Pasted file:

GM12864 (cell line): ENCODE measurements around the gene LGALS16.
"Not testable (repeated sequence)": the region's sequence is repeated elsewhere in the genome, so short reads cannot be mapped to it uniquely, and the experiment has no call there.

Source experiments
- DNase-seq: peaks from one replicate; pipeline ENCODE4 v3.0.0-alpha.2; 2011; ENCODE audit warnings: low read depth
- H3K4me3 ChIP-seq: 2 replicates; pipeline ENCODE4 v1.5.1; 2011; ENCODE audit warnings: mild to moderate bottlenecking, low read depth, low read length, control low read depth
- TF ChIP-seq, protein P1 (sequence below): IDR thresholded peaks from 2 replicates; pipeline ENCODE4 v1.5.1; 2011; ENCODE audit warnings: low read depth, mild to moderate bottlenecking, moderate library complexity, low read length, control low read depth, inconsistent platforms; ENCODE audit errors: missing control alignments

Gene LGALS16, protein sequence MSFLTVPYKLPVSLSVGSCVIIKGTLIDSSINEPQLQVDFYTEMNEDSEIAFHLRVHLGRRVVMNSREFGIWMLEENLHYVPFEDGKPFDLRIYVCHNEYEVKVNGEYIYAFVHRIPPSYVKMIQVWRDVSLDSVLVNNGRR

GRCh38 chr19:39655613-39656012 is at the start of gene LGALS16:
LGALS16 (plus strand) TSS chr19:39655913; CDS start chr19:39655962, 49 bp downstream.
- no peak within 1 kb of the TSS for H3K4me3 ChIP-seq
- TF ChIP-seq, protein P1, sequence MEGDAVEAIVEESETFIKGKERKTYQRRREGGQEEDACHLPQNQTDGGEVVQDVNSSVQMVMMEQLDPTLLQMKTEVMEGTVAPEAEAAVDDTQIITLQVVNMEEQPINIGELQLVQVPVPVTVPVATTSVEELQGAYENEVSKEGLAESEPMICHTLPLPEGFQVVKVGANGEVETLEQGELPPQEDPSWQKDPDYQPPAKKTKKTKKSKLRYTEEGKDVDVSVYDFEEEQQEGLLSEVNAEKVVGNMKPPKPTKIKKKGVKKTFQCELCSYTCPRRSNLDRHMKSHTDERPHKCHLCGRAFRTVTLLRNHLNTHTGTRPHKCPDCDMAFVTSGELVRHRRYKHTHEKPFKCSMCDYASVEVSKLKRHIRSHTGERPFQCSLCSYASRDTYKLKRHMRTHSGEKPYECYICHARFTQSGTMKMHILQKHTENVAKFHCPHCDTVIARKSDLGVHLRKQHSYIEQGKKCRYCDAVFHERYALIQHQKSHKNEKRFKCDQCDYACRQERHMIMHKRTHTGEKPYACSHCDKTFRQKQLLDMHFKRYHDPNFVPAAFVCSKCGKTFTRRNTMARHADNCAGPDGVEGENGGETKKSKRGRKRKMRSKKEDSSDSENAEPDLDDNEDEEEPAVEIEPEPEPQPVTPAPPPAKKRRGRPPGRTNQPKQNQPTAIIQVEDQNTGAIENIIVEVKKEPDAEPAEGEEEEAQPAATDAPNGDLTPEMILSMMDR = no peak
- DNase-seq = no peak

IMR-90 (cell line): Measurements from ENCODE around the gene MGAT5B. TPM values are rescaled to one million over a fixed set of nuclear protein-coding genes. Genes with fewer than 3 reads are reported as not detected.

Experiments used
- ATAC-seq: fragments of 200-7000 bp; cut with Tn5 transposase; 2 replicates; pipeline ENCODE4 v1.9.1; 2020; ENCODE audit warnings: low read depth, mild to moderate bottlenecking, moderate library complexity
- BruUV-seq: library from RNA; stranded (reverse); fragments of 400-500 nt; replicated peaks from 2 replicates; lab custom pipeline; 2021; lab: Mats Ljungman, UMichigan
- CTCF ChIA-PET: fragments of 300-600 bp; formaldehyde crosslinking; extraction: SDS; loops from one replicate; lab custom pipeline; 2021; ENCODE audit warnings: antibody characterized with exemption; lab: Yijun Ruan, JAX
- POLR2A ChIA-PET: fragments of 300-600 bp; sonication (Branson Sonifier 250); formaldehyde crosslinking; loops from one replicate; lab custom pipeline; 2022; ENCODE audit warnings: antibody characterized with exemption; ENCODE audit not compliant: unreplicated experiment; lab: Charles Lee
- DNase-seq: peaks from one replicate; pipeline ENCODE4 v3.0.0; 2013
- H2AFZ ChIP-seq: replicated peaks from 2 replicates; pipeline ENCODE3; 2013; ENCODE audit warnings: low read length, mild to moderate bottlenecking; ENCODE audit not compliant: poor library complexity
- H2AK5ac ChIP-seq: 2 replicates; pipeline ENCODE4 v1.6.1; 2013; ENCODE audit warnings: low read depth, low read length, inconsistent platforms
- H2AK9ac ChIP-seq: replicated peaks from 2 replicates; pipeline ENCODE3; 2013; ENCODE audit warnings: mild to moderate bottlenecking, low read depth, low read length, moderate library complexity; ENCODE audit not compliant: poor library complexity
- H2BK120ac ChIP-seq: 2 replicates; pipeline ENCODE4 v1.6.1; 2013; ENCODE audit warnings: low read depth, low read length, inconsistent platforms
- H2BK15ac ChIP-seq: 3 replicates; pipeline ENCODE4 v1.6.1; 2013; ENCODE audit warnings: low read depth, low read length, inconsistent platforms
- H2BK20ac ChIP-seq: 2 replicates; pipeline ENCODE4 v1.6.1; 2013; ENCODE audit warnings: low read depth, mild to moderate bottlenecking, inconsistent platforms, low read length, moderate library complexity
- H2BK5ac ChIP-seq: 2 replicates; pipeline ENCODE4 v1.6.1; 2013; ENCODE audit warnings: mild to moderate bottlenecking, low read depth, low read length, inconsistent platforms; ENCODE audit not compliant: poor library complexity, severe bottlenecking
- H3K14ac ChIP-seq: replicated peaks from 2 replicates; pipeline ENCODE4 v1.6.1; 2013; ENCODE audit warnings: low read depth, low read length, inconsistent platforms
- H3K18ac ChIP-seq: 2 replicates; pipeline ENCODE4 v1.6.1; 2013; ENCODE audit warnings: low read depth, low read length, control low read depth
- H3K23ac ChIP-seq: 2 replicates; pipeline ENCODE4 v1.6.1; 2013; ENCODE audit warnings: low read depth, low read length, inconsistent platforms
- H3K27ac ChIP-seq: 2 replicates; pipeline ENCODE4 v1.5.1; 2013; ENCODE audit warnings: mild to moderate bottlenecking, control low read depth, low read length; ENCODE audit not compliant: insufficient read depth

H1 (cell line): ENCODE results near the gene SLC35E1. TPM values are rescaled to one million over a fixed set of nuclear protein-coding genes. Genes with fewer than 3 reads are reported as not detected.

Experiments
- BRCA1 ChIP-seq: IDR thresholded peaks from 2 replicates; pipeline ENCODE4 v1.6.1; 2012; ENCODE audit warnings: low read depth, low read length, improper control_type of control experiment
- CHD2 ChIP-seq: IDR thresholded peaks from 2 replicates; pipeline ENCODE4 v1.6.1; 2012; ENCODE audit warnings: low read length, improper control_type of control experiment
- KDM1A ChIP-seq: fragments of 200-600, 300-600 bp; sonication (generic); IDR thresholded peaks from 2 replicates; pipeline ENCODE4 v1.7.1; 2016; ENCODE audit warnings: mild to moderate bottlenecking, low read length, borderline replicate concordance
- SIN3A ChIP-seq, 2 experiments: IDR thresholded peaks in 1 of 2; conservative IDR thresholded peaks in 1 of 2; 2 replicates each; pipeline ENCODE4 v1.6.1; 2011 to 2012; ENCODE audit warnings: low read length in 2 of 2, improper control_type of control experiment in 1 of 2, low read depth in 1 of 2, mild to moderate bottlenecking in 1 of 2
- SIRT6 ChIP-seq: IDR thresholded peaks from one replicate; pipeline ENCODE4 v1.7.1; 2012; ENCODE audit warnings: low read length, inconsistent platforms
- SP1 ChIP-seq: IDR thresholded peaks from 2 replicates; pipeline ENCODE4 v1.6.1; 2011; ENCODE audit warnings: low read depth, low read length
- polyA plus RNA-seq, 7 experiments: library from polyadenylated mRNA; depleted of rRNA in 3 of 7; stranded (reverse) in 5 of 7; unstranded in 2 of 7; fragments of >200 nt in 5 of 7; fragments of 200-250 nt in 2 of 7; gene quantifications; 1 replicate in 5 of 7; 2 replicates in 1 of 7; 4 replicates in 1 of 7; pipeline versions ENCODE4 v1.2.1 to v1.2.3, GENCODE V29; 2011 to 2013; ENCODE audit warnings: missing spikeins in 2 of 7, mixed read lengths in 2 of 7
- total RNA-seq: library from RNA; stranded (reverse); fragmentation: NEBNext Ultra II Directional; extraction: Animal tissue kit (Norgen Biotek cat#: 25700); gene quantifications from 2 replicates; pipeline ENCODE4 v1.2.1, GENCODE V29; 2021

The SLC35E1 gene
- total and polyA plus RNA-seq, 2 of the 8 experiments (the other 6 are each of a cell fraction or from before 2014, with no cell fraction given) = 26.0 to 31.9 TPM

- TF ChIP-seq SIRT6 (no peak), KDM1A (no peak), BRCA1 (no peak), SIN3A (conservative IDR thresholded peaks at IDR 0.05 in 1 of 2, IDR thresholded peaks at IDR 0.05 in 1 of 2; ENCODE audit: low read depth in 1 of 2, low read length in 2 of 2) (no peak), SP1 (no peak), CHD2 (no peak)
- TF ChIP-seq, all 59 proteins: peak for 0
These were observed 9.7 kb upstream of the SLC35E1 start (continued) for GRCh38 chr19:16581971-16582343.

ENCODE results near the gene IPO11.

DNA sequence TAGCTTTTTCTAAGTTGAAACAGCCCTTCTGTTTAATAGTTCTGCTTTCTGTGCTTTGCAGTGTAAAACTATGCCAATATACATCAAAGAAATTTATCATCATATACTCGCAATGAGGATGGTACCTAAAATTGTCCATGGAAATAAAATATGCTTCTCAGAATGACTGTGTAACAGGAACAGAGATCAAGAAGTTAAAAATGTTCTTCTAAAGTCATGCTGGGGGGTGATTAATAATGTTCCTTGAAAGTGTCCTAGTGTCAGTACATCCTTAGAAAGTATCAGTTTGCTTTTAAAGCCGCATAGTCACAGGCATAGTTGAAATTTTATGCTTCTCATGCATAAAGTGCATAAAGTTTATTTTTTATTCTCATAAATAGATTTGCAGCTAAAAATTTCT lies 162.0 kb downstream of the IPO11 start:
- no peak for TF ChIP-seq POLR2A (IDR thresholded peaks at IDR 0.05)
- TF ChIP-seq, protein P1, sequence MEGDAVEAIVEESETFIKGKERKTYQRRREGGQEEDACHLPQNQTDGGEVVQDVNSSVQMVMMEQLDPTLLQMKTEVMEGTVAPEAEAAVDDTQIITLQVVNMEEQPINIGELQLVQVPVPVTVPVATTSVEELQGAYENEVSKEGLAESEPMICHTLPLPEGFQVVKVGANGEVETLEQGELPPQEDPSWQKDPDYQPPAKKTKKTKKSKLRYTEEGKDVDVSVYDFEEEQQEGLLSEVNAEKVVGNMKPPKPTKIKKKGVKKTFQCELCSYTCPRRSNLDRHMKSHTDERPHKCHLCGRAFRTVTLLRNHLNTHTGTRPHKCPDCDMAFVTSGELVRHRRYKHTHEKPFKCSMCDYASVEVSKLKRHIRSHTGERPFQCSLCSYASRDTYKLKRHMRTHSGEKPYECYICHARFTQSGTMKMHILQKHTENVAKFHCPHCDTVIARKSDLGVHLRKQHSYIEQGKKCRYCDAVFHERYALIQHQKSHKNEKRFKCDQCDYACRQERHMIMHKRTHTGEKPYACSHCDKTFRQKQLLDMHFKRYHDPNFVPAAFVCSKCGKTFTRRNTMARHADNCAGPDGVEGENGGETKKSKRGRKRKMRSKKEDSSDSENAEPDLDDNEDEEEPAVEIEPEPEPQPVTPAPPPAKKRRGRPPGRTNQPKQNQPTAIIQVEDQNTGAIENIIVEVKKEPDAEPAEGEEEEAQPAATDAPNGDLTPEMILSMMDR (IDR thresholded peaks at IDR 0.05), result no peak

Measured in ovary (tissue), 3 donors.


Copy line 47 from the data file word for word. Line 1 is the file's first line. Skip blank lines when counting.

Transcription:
DNA sequence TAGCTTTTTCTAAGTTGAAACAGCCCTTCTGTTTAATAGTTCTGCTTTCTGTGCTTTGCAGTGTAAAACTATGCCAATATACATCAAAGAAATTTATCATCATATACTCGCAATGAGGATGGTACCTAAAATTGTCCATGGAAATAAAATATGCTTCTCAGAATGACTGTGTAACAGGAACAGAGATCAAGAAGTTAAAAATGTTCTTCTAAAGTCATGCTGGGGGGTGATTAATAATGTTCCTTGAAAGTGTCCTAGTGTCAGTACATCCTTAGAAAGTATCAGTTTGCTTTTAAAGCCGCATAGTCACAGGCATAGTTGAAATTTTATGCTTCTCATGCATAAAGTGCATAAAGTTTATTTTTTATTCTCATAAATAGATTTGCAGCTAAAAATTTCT lies 162.0 kb downstream of the IPO11 start: